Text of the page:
Makaton signing: what it is and why use it?

Makaton is the sign and symbol language used in the CBeebies show, Something Special. Makaton is designed to support spoken language – signs are used with speech, in spoken word order to help children and adults to communicate. Using signs can help children who have no speech (either because they have communication difficulties or are very young) or whose speech is unclear.

Many children’s understanding develops ahead of their speech. This can leave them feeling frustrated as they might know what they want but not be able to express it, which can lead to tantrums.

Using signing can help empower them to express what they want to say and alleviate frustration.

Symbols can be used to support communication in many different ways. Using symbols can help people who have limited speech and those who cannot, or prefer not to sign.

Watch expert tips from a speech therapist about helping your child learn to sign and parents of children with special needs talking about how using Makaton has changed their lives

Who can Makaton help?

Makaton can help children and adults who have difficulty with:

  • Communicating what they want, think or how they feel
  • Making themselves understood
  • Paying attention
  • Listening to and understanding speech
  • Remembering sequencing

The use of Makaton signing is becoming more commonplace in pre-school and Early Years settings as a way of helping young children develop their communication skills.

Makaton is a visual way to develop communication skills, which helps stimulate sounds and words. This visual way of communicating in turn helps to encourage language development, i.e. putting words together. Makaton helps understanding, giving the child or adult an extra visual clue.

Makaton signs help convey meaning, because the signs give an extra clue when speaking, for example ‘Hello’ and ‘Drink’. The signs used in Makaton are from British Sign Language (BSL), which is the language of the deaf community in Britain.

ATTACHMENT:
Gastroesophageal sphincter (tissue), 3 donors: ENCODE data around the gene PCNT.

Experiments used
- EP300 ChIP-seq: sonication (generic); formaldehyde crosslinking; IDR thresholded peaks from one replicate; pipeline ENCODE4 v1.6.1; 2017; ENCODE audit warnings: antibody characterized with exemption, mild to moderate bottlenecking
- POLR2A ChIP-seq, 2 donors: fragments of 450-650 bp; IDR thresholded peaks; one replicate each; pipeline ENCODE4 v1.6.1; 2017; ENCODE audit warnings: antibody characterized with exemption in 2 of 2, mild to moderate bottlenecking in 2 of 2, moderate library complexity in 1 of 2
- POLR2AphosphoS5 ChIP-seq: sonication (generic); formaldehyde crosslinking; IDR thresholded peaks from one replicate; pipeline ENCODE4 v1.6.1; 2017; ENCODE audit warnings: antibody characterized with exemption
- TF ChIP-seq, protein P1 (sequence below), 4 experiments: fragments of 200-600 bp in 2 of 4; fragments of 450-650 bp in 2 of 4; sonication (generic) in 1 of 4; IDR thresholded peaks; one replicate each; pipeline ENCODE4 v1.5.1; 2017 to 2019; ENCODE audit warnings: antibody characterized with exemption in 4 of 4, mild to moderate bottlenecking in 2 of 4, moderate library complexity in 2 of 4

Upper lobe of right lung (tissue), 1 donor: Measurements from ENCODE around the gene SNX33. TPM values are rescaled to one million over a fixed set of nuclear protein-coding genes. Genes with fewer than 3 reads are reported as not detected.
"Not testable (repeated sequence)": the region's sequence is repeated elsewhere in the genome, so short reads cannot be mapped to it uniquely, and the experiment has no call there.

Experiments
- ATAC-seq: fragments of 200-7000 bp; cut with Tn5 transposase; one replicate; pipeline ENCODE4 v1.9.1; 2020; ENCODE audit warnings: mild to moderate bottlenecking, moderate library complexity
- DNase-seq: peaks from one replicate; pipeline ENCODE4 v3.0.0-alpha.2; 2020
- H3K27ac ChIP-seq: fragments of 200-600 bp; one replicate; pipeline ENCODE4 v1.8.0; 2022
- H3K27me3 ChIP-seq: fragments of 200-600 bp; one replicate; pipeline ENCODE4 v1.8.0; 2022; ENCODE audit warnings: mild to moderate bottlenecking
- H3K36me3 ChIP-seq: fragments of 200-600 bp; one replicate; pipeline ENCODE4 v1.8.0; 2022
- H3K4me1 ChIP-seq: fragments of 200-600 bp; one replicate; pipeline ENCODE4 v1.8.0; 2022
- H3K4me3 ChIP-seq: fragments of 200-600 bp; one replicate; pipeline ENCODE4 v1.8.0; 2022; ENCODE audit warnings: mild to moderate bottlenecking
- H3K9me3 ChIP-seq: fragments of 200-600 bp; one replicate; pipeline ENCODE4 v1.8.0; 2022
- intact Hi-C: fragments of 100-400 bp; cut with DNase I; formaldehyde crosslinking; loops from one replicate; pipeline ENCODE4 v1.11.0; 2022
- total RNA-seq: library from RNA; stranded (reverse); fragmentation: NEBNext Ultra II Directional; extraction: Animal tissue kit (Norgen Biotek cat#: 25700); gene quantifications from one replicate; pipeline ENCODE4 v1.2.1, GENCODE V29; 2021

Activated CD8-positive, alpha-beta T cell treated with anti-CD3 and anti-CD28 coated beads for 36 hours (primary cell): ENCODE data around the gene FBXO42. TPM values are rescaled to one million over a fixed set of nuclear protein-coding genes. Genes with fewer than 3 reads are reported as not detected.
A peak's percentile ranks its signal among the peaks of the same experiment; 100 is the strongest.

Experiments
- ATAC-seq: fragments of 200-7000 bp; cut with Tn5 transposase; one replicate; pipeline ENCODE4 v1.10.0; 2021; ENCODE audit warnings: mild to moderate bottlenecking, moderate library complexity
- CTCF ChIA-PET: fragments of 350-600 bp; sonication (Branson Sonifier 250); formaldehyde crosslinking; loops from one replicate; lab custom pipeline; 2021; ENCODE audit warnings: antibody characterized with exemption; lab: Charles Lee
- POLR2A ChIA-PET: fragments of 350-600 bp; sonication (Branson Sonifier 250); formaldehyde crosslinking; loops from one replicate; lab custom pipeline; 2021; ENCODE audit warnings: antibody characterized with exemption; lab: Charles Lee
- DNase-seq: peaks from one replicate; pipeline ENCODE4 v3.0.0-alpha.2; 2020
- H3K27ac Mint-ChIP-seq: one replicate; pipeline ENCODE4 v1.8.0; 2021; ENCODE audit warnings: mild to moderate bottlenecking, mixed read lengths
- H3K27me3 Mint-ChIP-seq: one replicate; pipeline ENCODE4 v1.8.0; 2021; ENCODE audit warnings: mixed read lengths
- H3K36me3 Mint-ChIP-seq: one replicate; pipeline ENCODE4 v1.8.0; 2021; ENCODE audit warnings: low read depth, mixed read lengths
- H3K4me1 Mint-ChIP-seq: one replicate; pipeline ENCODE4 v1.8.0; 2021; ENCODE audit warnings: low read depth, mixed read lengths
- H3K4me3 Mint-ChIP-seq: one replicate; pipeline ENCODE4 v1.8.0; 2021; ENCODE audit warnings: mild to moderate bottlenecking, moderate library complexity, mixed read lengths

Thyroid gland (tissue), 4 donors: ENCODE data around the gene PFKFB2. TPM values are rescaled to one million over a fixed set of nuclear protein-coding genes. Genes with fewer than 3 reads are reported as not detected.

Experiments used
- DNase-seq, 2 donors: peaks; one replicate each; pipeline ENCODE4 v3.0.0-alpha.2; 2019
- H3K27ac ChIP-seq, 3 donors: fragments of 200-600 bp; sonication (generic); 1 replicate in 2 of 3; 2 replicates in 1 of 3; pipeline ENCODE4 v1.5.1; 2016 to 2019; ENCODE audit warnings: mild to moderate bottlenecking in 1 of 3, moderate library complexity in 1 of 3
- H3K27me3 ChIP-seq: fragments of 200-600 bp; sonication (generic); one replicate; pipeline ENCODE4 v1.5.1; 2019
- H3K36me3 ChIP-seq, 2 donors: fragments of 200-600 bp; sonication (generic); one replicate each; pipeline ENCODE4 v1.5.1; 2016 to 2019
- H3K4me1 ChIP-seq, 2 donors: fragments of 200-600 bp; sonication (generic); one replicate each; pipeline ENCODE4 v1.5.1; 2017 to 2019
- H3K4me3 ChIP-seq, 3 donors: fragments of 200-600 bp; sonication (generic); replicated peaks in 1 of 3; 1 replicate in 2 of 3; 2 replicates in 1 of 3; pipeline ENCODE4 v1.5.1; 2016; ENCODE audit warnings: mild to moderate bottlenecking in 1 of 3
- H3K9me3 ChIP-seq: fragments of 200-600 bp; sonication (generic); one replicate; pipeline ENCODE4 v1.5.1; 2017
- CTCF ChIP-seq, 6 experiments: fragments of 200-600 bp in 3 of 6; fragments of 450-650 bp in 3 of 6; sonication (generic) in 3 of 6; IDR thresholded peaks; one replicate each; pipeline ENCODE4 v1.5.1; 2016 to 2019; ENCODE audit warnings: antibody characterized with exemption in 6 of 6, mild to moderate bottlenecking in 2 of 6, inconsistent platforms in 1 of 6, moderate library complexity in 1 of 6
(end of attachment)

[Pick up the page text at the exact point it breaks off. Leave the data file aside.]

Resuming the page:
Makaton symbols help learning. A Makaton symbol is a simple black and white drawing that shows the meaning of a word. Symbols are lasting and permanent. Symbols give a child or adult more time to take in information.

Getting started with signing

There are many baby and toddler classes that give an introduction to how to sign with your baby or child.  Baby/toddler signing classes are usually music and rhyme based, with a focus on getting babies and children used to signing in response to known and repeated words and phrases.

On the Something Special page of the CBeebies website you can join in with Justin singing songs and signing along, watch clips of Makaton signs for many words and print off some Makaton symbols.

Encouraging your child to embrace the idea of alternative communication skills can help develop their general confidence and self-esteem - and also prepare them for signing and symbols used in the pre-school and Early Years environment.

How to use Makaton

  • Use the sign or symbol for the important word in the sentence
  • Remember to speak and sign at the same time
  • Use clear, short sentences
  • Remember to make eye contact and use facial expression, body language and gestures
  • Use real objects and mime to give reference and meaning
  • You may need to guide your child’s hands to help them to make the sign
  • Reward any attempt at communication and use the sign and symbol for ‘Good’ to give praise

The Makaton charity:

The Makaton Charity exists to ensure that everyone living with learning or communication difficulties has the tools and resources they need to communicate.

  • Provides training to parents, carers, and professionals, via our nationwide network of licensed tutors and trainers
  • Develops and produces printed and electronic resources - from nursery rhyme DVDs to vocabulary books and electronic collections of signs and symbols for computer use
  • Works with others to make their information accessible - e.g. translating materials using Makaton symbols
  • Provides advice and support to families and professionals - e.g. the charity has a free family advisory service
  • Works in partnership to influence society and empower people. The charity has worked with organisations such as The National Portrait Gallery and the BBC to promote communication and use Makaton so that more children can take part.
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